Trigger Finger is the painful condition where your finger or the thumb gets stuck in the bent position. The condition may affect only one or more than one finger and it causes stiffness and pain, making it difficult to move the affected finger. In most of the cases, the Trigger Finger is caused due to the repetitive or forceful movement of the thumb and finger. When the tendons get inflamed Trigger Finger occurs. The condition is common amongst the people whose job involves repetitive gripping actions and people with diabetes and women are likely to develop it. The treatment plan for Trigger Finger depends on the severity of the condition.
The symptoms of Trigger Finger usually start with mild signs and as it progresses it turns to be severe and the symptoms include:
Remember, more than one finger may be affected by Trigger Finger and you may have Trigger Finger in both your hands.
Tendons are the fibrous cords that are responsible for attaching the muscles to the bone and each of these cords are bordered by a protective sheath. When the tendon sheath is inflamed or irritated it caused Trigger Finger and this interferes with the usual gliding motion of the tendons via the sheath. Because of prolonged inflammation and irritation, the tendon sheath may produce scarring and bumps tend to form in the tendons that hinder the motion of tendons. This prevents the bending of the thumb and finger as the tendons are inflamed and can’t be pulled through the barrowed sheath, thereby making it popping and snapping.
There is no elaborated testing available to confirm the Trigger Finger. Doctors would start the testing with physical examination and the diagnosis is based on the physical tests and medical history. During your physical examination, the doctors would ask you to open and close the hand and in the process, they will check the areas of pain, evidence of locking and smoothness of motion.
Doctors may also check the palm of the patients to check the presence of a lump, especially if they suspect the presence lump due to Trigger Finger.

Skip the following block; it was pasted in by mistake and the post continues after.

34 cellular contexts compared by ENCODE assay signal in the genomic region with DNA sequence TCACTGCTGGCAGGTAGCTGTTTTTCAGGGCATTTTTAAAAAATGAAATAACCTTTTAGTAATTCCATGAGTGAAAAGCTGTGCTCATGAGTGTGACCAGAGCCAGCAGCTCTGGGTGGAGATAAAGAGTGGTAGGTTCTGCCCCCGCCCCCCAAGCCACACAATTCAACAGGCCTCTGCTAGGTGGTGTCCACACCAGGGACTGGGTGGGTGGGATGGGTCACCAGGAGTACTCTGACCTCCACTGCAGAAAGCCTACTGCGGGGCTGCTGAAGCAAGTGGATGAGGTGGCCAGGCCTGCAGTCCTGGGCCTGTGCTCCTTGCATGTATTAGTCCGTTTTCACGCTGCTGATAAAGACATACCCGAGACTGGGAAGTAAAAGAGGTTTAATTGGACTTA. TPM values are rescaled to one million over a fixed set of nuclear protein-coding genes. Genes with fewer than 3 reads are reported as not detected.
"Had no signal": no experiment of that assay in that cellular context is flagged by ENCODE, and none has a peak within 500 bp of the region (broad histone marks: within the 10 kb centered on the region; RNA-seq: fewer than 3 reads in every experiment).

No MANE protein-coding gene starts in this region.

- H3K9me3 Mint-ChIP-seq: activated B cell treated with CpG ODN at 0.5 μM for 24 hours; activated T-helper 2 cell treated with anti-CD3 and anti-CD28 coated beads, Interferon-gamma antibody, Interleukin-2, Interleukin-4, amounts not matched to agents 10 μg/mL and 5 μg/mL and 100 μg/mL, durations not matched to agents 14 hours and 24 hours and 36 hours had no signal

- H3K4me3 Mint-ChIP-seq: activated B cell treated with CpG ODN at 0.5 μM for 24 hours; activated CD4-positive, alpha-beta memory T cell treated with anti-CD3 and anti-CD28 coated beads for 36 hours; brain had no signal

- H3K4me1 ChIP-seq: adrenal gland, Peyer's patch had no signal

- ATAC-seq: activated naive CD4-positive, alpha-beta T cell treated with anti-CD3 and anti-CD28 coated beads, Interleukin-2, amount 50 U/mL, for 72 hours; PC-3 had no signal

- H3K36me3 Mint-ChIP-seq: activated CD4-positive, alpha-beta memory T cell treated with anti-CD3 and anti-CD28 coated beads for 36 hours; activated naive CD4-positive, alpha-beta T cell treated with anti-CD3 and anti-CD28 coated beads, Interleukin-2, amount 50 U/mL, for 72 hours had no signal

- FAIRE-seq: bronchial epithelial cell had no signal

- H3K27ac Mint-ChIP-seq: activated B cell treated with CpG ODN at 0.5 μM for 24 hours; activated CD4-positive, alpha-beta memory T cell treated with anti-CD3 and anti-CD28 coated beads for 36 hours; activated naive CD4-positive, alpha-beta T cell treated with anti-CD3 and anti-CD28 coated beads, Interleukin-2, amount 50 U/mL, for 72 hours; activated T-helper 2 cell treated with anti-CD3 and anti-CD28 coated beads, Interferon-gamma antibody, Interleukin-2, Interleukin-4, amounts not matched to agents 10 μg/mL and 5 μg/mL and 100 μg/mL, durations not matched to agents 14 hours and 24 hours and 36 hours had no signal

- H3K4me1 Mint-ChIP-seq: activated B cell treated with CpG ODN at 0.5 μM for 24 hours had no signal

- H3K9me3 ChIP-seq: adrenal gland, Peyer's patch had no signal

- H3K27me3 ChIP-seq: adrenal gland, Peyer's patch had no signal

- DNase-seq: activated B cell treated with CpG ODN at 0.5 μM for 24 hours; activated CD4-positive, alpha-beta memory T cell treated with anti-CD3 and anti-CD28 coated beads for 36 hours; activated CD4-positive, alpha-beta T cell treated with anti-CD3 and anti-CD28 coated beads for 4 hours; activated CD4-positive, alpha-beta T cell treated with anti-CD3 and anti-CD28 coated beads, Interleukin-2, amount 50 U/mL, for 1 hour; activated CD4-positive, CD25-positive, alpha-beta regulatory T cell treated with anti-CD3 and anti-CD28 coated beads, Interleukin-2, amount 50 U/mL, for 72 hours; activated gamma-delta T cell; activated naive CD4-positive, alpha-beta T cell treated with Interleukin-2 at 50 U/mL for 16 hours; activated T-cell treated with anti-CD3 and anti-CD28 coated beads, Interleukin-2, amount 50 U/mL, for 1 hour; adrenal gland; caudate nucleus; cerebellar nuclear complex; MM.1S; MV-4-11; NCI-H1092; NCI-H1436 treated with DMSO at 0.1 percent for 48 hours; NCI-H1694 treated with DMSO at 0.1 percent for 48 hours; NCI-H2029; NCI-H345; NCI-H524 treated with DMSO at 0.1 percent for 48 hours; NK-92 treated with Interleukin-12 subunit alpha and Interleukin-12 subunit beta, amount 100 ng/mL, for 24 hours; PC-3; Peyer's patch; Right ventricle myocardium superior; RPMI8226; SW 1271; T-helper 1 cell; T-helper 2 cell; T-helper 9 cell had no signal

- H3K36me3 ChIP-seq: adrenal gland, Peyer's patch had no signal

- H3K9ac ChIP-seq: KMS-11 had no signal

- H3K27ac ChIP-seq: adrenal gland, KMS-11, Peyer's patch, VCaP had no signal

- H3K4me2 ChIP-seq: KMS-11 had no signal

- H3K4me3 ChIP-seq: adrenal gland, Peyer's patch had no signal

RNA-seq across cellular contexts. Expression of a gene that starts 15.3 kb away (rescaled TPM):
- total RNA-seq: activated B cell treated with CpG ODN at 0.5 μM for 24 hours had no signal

The treatment for Trigger Finger depends on the severity of the condition. There are both surgical and non-surgical procedures available.
The nonsurgical procedure involves using medications like NSAIDs and other therapies. Doctors will tell you some exercises and therapies which you need to perform to improve your condition.
If the symptoms are not improved with the traditional treatment options, surgery is prescribed. Steroid injection is administered near the tendons sheath to reduce inflammation and enable the tendons to glide naturally. The percutaneous release is the procedure where doctors insert the needle into the tissue around affected tendons and move the needle so that the finger helps break apart from constriction which is blocking the smooth motion of tendons. Open surgery is also performed.
The risk factors that increase the chance of developing a Trigger Finger include:
There are no complications until you undergo the surgical procedure. The surgery may cause complications like:
There are certain measures which can prevent you from developing a Trigger Finger. You must give sufficient rest to the affected finger and avoid gripping harder or involve your finger in activities that provoke pain. You must also make use of splint so as to protect and keep the finger in rested position and this may help you to avoid developing Trigger Finger.
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